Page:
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Can the Wheels Be Put Back on Chinese Quality Control?

bad wheels

I remember as a kid when “Made in Japan” was a euphemism for junk or soon-to-break disposables. That was long before Toyota turned the “S” in Sinophobia into a dollar sign.

Now I run through 2-3 VCR’s a year due to the poor workmanship and the less than perfect DVDs that you have to buy locally. As I write I can look down to a sack of local medications that are headed for the trash as I fear the consequences of taking them. Even the mainland Chinese are jamming the aisles in Macau and Hong Kong pharmacies in hopes of safer, more efficacious drugs.

As profit margins decrease due to global tariffs and increased competition, some manufacturers are cutting a few safety corners. The phenomenon is not isolated to the Middle Kingdom as the West has had its share of debaucles: Firestone, Perrier, Dell, ect….

The latest scare (with a hat tip to Tim Johnson’s blocked Typepad site ) is reminiscient of the Firestone and Ford scare: Tires and autos. China’s Brilliance BS6 is meant to be positioned as a premium-style import sedan at a budget price. After viewing the videos of this tiny hearse traveling only 40 miles an hour I would say it is unsafe at any price–with apologies to Ralph Nader.

Germany’s test group gave it one star out of a possible five. And I am with some of the dark humorists in the comments section of an Autoblog (also blocked in China) article on this beast. They wonder if it takes an explosion to get no stars and one reader thought a riding a tricycle without a helmet would be preferable to taking the wheel of a Chinese car.

The picture above is from a tire sold by Foreign Tire Sales, Inc. of Union, NJ. They are in a panic after a death resulting from one of China’s Hangzhou Zhongce Rubber Company’s tires, sans an important layer of rubber, overheated. FTS says the tires may need to be recalled. What?! And since the geniuses at FTS don’t have the financial resources, and obviously product liability insurance, to deal with a recall disaster, they are suing the Hangzhou Rubber to cover the expenses. They claim Hangzhou built the tires in a way that differed from the FTC’s specifications. Score one for stupidity and indifference in due diligence and zilch for the consumer at risk. The company executives should be made to crash test the next 100 shipments personally.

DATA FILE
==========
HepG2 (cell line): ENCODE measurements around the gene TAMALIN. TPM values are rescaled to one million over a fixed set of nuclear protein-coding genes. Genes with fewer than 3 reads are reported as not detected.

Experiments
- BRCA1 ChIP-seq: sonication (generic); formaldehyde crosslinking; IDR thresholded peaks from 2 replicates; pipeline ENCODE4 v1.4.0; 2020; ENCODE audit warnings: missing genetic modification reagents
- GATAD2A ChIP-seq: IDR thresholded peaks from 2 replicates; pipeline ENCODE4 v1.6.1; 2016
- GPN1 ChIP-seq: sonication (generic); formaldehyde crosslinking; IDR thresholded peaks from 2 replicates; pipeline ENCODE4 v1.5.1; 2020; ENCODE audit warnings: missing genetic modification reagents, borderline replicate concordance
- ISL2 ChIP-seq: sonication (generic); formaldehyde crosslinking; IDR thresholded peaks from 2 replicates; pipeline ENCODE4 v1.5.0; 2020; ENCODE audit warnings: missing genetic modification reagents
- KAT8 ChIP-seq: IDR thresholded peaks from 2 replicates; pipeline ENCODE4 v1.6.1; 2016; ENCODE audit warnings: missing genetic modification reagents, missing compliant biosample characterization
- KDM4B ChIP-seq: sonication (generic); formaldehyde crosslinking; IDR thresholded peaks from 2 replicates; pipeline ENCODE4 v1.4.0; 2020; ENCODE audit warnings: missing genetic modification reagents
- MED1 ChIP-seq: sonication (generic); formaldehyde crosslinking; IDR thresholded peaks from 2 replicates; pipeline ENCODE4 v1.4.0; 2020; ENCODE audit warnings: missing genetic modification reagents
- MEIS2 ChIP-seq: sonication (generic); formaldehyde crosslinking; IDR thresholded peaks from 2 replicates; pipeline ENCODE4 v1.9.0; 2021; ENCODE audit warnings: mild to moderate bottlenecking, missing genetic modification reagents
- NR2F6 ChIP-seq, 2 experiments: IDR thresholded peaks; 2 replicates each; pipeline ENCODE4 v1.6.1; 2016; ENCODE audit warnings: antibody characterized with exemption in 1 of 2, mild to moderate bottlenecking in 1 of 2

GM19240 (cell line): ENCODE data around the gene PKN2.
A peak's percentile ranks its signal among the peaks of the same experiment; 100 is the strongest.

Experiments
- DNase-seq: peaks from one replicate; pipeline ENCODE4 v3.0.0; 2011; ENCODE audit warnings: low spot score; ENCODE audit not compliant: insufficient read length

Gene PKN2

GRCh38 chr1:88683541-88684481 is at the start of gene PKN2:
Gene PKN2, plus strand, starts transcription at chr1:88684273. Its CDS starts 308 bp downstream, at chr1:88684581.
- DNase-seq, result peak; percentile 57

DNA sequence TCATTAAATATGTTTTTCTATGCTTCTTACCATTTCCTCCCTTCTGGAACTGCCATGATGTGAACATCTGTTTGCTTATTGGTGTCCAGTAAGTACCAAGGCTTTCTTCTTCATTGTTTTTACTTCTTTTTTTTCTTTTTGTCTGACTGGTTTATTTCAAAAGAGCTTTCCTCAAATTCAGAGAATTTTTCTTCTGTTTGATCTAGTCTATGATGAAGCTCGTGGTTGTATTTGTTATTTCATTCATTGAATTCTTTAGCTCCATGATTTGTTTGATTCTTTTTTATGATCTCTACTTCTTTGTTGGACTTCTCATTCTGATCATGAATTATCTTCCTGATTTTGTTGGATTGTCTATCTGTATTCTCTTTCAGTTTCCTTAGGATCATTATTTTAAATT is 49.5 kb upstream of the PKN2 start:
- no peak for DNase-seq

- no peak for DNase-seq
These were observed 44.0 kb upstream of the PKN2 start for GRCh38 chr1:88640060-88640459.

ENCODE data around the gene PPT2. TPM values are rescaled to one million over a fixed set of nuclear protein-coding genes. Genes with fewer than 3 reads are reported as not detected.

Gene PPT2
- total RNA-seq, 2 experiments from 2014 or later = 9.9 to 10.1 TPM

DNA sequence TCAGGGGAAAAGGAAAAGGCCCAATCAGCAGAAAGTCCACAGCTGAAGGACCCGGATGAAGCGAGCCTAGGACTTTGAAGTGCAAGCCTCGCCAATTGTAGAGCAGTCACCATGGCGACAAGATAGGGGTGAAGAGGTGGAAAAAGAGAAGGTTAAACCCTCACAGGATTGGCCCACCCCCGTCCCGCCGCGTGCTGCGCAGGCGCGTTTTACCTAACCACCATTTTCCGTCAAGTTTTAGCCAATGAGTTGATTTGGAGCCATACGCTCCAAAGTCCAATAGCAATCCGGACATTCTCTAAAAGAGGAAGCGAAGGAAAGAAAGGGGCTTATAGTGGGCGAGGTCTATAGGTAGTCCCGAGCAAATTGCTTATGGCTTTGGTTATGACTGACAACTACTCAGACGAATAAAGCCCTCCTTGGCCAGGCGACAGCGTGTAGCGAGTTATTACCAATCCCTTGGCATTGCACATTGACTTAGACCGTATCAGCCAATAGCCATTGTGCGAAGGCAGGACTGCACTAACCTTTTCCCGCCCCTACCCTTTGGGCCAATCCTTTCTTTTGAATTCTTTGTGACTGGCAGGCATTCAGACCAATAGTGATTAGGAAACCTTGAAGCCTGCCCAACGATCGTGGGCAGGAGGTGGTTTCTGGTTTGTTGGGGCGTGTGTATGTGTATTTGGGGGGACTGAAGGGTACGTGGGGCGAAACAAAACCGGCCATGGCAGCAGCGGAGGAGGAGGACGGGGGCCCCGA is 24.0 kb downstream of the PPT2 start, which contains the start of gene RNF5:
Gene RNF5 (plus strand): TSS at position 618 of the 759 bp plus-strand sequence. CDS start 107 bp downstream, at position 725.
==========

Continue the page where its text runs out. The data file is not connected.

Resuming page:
I am a staunch supporter of buying locally and doing my bit to support the economy that pays my rent. As an example, all my computers are Chinese save my laptop MAC. But, I have now drawn the line at anything ingestible or drivable in a crisis.

The scariest part of all of this? Analysts and consumers (also blocked in the mainland) don’t think this information will negatively affect sales of the Chinese car. People would rather save a buck than breathe.

Asia,China Business,China Business Consultant,China Editorials,Chinese Internet,Chinese Media,In the news,Videos,Wholesale Products China,中国,中文

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  1. […] am not sure America will hold the linguistic high ground here: “It’s hard to say that a certain country is the only one worth relying on or […]

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